South Dakota Senators are sending a bill to the House that changes vote thresholds and the appeals process for Conditional Use Permits.
Supporters say it will prevent rural development from being stymied by the vocal few. Critics say it eliminates the right of the public to object and challenge county decisions.
Governor Kristi Noem’s county zoning and appeal process bill narrows the definition of an aggrieved party.
The party would need to have suffered an injury that is “concrete and particularized,” not hypothetical. It also requires an appellant to show their injury is different from injuries suffered by the public in general.
The bill is aimed at the Conditional Use Permitting process. Conditional Use Permits are needed for developments like hog barns, wind farms and utility projects.
Noem says businesses who want to develop in rural South Dakota want to know the rules of the game.
“They want an open process that’s honest and to make sure they can come in and have some consistency when these projects are being planned,” Noem says. “That is what 157 does.”
The bill doesn’t change county level setbacks, she adds. It’s meant to deter what she calls frivolous lawsuits.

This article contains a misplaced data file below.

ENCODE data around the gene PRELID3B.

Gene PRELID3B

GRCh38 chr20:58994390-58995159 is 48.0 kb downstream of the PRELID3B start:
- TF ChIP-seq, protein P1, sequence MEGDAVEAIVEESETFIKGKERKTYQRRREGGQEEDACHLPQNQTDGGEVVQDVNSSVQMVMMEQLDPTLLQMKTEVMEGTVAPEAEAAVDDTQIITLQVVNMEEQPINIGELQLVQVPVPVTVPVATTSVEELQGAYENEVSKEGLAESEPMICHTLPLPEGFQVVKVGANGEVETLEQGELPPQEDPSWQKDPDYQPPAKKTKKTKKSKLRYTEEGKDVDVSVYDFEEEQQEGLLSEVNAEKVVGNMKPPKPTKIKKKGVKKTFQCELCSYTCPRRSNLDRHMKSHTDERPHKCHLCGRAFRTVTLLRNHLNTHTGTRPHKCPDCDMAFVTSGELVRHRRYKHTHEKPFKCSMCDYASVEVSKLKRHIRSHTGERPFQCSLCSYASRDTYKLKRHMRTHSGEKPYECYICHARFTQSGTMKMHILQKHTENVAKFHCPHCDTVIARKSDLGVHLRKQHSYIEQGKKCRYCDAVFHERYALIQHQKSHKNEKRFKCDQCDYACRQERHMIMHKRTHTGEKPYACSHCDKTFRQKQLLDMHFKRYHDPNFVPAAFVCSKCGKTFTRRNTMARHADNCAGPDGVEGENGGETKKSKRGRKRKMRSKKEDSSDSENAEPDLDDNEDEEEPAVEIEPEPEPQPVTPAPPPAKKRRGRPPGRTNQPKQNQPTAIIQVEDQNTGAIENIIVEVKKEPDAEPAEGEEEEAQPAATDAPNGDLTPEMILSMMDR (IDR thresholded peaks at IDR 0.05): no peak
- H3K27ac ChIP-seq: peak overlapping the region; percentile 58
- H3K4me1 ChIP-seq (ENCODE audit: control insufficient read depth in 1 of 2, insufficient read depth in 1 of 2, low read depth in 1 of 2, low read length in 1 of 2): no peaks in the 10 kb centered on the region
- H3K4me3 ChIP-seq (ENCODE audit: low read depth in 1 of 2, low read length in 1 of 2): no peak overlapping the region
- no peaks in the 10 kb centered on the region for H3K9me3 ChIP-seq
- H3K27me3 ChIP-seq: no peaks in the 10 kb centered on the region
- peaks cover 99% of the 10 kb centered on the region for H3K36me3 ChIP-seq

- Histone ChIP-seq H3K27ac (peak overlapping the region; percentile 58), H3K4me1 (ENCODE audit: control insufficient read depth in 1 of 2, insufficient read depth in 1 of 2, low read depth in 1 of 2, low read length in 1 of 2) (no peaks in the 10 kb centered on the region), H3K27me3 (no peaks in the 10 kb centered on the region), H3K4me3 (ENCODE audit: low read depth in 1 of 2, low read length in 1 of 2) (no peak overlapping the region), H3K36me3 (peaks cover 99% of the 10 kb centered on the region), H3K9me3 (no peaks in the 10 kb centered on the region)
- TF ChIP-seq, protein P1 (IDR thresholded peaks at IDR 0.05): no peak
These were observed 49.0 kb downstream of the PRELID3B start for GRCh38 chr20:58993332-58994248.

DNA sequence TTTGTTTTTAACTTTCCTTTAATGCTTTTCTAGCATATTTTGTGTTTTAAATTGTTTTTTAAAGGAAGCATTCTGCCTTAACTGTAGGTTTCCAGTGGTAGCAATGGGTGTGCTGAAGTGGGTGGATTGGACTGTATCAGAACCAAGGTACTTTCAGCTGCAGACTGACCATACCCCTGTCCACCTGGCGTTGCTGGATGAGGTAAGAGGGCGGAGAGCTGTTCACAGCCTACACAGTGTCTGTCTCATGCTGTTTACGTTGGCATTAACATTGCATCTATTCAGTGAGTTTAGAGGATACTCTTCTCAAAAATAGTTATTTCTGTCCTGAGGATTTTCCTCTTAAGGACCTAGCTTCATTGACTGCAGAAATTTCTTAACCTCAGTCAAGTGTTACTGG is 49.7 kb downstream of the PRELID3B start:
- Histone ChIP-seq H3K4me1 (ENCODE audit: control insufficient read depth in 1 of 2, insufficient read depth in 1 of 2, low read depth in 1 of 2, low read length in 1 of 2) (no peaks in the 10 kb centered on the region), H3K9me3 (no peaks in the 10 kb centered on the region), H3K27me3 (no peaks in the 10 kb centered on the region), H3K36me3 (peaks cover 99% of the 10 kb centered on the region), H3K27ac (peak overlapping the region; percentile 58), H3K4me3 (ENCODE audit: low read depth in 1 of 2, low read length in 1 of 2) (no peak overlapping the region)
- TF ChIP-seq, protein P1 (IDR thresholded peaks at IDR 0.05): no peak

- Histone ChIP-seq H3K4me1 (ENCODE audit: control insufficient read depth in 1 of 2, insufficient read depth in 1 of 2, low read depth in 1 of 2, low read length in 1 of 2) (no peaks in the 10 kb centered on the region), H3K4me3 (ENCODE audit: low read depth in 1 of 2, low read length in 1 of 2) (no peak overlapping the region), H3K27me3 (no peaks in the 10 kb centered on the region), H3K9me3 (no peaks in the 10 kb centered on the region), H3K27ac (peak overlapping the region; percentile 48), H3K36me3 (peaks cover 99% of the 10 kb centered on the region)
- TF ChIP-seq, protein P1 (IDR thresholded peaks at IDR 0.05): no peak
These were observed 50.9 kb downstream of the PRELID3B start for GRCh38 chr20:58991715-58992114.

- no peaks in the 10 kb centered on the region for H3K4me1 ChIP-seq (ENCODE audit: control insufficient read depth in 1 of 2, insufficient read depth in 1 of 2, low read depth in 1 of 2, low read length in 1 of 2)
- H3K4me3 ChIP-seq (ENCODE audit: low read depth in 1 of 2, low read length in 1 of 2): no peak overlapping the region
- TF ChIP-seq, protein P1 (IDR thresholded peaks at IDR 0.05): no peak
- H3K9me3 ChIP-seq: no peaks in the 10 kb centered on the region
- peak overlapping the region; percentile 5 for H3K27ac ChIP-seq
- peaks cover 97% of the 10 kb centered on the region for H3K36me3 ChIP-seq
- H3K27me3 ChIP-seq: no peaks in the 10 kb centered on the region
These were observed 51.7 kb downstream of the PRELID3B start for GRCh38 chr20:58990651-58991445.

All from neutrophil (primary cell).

Lawmakers struck a provision in the bill that allows judges to award damages to a farmer or defendant who prevails in court. It gives those who wish to appeal a permit decision 21 days to do so. The courts then have 60 days to rule on an appeal.
Senator Craig Kennedy says he sees problems with the bill. The Democrat from Yankton says it could exclude those who have valid concerns on a Conditional Use Permit decision.
He says frivolous lawsuits should be limited, but…
“On the otherhand, there times when people might have a valid, legitimate reason for objecting,” Kennedy says. “Those people shouldn’t be held to the same standard as the people who do things vexatious or frivolously. That’s my concern.”
Other critics of the bill worry it’s a statewide solution for problems occurring in two or three counties in the state. Senators are sending the bill over to the house on a 24 to 11 vote.
|Wind Watch relies entirely
on User Funding